Mary: 105 – The Relationship Between Life Expectancy and Investment Property

Australia has the 3rd highest life expectancy in the world. Creating enough personal wealth to survive these longest of retirements will be our greatest financial challenge.

I know you are wondering who Mary is, but we will get to Mary in a minute.

3rd Highest

In 1908 when the age pension was first launched in Australia, the life expectancy of a newborn boy was 55 but the age pension kicked in at 65. The original design and intent of the age pension was to support a very small number of people who happened to live well beyond normal life expectancy. Fast forward to 1971 and life expectancy of that same newborn boy had increased to about 70. Australia today has the 3rd highest life expectancy in the world, just behind Japan and Switzerland with an average national life expectancy of 82 (80 men, 84 women). As you get older, your life expectancy increases, so a 65-year-old man would have a life expectancy of 85.

It wasn’t always like this; life expectancy has shifted dramatically in a relatively short period of time.

You are probably thinking, what does this have to do with an investment property? Patience my friend, it’s a fair question that will be soon answered.


Life expectancy is an average of a very large sample of people. Being an average, only 4% of people pass away at their actuarial life expectancy. So, if we found 1,000 Australian men aged 65 today their life expectancy would be 85. That means only 40 would pass away at 85 and the rest would pass away evenly before and after 85.


Let’s pick one of the men in this sample and let’s call him John. John is a healthy 65-year-old Australian who generally looks after himself. If he was planning his retirement it is entirely reasonable that he would plan for an additional 10 years beyond average life expectancy, considering his health, to say 95. That is a 30-year journey in retirement that no one in Australia has historically had to plan for.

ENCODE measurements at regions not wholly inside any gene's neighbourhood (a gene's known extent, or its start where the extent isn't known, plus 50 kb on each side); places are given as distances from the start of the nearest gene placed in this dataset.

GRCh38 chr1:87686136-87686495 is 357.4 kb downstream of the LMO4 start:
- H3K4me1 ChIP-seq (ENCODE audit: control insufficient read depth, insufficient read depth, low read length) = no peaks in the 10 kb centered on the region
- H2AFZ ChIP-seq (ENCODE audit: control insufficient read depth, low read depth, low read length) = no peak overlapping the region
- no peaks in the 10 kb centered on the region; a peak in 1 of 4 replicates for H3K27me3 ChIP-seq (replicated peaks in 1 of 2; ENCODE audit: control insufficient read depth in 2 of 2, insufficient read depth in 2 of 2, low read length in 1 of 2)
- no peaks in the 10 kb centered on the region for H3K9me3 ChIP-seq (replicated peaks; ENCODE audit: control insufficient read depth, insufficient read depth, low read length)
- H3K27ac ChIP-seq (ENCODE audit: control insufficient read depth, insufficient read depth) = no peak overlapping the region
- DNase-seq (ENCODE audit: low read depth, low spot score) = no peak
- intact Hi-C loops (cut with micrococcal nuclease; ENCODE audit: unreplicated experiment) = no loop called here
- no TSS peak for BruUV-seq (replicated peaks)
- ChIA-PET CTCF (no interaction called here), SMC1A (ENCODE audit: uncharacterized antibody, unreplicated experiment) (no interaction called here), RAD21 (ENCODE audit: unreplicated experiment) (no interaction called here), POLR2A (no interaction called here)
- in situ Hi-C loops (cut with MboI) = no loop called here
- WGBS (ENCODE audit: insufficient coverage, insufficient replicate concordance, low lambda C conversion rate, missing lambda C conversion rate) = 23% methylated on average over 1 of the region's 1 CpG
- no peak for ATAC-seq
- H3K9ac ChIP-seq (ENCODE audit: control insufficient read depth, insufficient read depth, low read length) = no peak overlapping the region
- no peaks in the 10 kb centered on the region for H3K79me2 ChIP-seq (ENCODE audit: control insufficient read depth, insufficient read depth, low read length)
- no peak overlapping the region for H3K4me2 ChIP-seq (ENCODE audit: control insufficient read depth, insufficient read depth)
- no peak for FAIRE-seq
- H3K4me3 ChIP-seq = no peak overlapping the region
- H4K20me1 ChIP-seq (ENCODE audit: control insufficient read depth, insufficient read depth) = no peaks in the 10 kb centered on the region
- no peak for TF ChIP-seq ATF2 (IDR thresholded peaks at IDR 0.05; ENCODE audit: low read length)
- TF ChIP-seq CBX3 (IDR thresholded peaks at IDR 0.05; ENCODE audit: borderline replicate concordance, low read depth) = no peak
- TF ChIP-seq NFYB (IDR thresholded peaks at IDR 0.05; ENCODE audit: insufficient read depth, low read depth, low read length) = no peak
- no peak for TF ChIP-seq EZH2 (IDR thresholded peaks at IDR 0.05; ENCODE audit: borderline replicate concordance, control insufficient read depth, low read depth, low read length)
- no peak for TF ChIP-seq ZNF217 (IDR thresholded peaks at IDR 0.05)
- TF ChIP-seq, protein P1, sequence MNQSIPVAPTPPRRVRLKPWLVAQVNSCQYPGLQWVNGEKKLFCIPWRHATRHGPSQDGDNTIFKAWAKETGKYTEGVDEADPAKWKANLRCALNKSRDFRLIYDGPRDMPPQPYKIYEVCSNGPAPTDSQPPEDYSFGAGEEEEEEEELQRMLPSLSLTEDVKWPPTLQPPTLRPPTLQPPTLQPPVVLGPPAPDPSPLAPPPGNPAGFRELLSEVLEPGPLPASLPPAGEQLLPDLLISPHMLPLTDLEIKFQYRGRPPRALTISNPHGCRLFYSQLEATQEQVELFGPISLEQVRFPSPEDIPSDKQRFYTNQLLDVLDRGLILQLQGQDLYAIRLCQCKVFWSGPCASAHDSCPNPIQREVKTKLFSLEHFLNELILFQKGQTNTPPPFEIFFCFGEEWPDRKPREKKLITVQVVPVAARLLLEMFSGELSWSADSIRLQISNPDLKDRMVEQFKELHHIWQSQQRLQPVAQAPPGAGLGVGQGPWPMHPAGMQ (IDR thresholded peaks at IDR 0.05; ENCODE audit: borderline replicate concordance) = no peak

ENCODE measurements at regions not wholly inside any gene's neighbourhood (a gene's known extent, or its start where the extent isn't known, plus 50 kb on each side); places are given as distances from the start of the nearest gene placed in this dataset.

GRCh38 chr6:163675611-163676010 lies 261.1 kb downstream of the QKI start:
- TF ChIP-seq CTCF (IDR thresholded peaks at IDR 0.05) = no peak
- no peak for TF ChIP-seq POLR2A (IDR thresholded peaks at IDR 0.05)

But John is married to Mary. Mary is not only a healthy Australian woman who eats and sleeps well, exercises, has low blood pressure and low cholesterol, but she also has genetic predisposition on top of her existing health and lifestyle. Her parents and grandparents lived well beyond their life expectancy. She is not superwoman, but she is in good shape with good genes. This makes Mary’s current life expectancy 105! This doesn’t mean that all women will live to 105, but it does mean there is a large part of the Australian population, mainly women, that have both health and genes on their side that will easily live beyond 100. Funding a retirement of this length is the greatest challenge of our time.

The Gap

Today’s average 65-year-old couple has about $350,000 in super. Clearly this is nowhere near enough for what lies ahead. This leaves most Australians with a large retirement Gap, which is the difference between what they need to retire comfortably and what they have or are on track for. For most, The Gap is too big to fill up with savings (super) alone.

A growth strategy is required: a strategy that involves borrowing and buying something that will increase in value and create capital growth. Property is the only practical growth strategy for most Australians.

Investing in researched, well-located properties and holding them long term is the primary wealth solution for most Australians to bridge The Gap.


You can also download our eBook on the subject The Gap

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